that is capable of withstanding the radical taliban and other elements. one of my questions, madam chair, is going to be questioning the sustainability of the efforts. congress has appropriated over $60 billion for relief and reconstruction in afghanistan. the great majority of which has been channeled through private contractors. we know from experience in bosnia in the 1990's and more recently in iraq that a reduction in troop levels as not mean a drop in contractor activity. in some cases, it is a matter of increase. there has been increase reliance on contractors to fulfill the logistical roles once performed by the military in those instances. eventually, the contractor presence will also decrease as we move support of large-scale off-budget scanned it -- spending to more direct to the afghan government directly. this is why our reconstruction strategy must focus on insuring that afghans can sustain what we have helped build. how many additional schools and health, as we can construct, but also that there are teachers and health care officials to sustain those institutions. whether afghans ha
is a real signal from the taliban and network they can go to a target right in the heart of the capital. if the karzai forces we've been training up can't defend -- they responded well in the emergency, we're told, but if they can't respond in kabul, isn't that a signal it's going to be a long haul, and maybe there is no legacy end of the tunnel? >> i think the reset of our afghan policy last week by the president was correct. i think it was long in coming. i was never a fan of the surge or the counterinsurgency doctrine. karzai is not a willing partner. last week this mumbai style shooting attack, it could have been worse. i would give the afghans a little credit, but it was staged by the hakani gnat wornetwork, protected group, protected by the pakistani government. that group comes over the border regularly, kills our troops and obviously now is prepared to shoot at big targets in afghanistan. it's a bad signal about how ready the pakistanis are to confront terror networks in their own country. >> jane harman from the woodrow wilson center, thank you very much. >>> and up next here,
of united states meetings with taliban officials and also what pakistan can bring to the table? pakistan has talked frequently about needing to have a seat at the table. what do you bring to the table? the americans have said you need to either sever your relationship for example with the haqqani network or bring them into this process. what can pakistan do in order to make this process work better? >> first of all, we support a reconciliation in afghanistan because we understand that wars essentially always and through some kind of reconciliation and talks anyway. so, the reconciliation process in afghanistan has to be led at the afghans. it is their country, and to bring to an and the eternal conflict in afghanistan that started after the departure of the soviets way back in 89. the soviets -- continued to hold on and after 1992 there was the famous war that brought the taliban to power. so we did not want in any way to intervene in the internal afghan process. it has to be an afghan-led process. we are very closely in contact with the afghan leadership. president karzai has visited pakist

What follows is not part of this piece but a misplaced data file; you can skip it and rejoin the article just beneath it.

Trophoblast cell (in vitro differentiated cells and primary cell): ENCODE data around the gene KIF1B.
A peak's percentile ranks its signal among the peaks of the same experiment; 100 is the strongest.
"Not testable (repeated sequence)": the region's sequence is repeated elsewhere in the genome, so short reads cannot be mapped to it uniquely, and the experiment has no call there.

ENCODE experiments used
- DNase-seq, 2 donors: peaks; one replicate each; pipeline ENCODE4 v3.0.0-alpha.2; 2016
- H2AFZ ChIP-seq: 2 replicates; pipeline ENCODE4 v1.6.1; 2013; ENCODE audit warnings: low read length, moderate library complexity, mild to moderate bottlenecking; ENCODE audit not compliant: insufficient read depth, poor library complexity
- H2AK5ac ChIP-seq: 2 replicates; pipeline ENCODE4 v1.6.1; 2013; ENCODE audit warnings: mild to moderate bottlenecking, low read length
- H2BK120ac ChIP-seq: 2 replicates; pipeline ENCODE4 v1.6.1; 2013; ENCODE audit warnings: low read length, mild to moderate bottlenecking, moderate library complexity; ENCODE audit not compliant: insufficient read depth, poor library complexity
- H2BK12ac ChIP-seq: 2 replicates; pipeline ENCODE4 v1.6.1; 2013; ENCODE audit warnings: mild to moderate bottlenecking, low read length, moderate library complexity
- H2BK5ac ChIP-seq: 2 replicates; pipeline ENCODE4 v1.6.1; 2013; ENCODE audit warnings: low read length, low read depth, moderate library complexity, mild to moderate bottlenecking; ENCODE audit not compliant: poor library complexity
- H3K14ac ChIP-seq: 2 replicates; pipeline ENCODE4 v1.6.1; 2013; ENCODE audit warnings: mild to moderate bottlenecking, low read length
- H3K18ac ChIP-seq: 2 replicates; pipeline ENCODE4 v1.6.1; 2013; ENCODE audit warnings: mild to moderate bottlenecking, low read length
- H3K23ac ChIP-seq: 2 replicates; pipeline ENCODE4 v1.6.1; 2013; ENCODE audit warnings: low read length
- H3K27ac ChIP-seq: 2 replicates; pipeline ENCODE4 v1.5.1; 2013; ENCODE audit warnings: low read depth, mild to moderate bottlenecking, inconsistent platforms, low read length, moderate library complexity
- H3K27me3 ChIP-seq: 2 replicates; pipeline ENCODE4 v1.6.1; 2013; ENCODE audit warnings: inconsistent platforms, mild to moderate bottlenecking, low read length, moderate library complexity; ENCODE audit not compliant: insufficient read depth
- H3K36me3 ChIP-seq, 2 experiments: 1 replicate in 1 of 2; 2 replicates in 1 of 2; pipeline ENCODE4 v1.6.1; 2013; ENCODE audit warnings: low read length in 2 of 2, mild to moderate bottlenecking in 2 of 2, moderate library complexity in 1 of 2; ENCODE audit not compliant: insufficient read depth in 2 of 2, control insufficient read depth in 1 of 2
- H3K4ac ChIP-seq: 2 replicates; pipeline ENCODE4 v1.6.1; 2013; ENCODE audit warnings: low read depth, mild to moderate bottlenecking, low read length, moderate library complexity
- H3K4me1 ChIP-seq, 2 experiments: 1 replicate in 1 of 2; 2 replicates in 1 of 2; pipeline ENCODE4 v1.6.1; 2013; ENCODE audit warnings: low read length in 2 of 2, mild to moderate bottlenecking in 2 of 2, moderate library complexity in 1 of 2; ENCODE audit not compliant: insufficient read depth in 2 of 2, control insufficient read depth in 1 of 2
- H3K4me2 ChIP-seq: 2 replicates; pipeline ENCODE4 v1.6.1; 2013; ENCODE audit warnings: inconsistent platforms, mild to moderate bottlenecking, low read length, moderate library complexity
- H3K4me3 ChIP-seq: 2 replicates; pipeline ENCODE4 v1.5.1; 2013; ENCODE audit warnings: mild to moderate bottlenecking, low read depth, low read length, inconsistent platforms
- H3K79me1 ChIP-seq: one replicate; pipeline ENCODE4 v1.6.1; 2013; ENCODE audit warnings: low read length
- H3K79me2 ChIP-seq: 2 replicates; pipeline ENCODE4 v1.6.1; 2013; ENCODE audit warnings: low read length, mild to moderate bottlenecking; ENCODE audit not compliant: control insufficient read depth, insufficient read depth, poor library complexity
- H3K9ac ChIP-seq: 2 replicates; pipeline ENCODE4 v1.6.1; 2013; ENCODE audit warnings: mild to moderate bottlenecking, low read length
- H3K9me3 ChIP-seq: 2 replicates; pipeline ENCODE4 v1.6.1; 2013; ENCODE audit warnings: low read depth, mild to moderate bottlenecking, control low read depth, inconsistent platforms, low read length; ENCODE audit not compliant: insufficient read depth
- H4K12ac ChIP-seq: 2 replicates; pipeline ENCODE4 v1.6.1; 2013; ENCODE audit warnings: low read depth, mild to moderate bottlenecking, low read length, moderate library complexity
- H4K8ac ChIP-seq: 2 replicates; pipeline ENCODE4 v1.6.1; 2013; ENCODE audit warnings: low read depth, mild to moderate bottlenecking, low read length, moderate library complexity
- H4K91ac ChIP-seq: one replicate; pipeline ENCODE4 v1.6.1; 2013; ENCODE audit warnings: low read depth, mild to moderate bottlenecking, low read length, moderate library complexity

by a battalion. there were no casualties. it was taliban territory it from day one that the u.s. came into -- >> why didn't you do the same thing on this road? >> our experience working on roads in the area indicated that it was not like -- >> once you figured out it was, why didn't you go back to the drawing board and do what you had done in the previous incident? >> senator, i think that is a great question, and my understanding with this hearing is getting to the lessons learned. going back to my opening statement, where i said we cannot just look at the metric of scope schedule budget, there comes a time when we probably should have stepped back and said, we have to change the scope, because we need to get the road and, but maybe there's a different way of getting it done. what ended up happening is we all went into a reactive mode. we had the security situation and had to increase the security of footprint to prevent that particular situation from happening again. from the lessons learned, we had to recognize how the security environment can change relatively quickly in the conti
Search Results 0 to 7 of about 8 (some duplicates have been removed)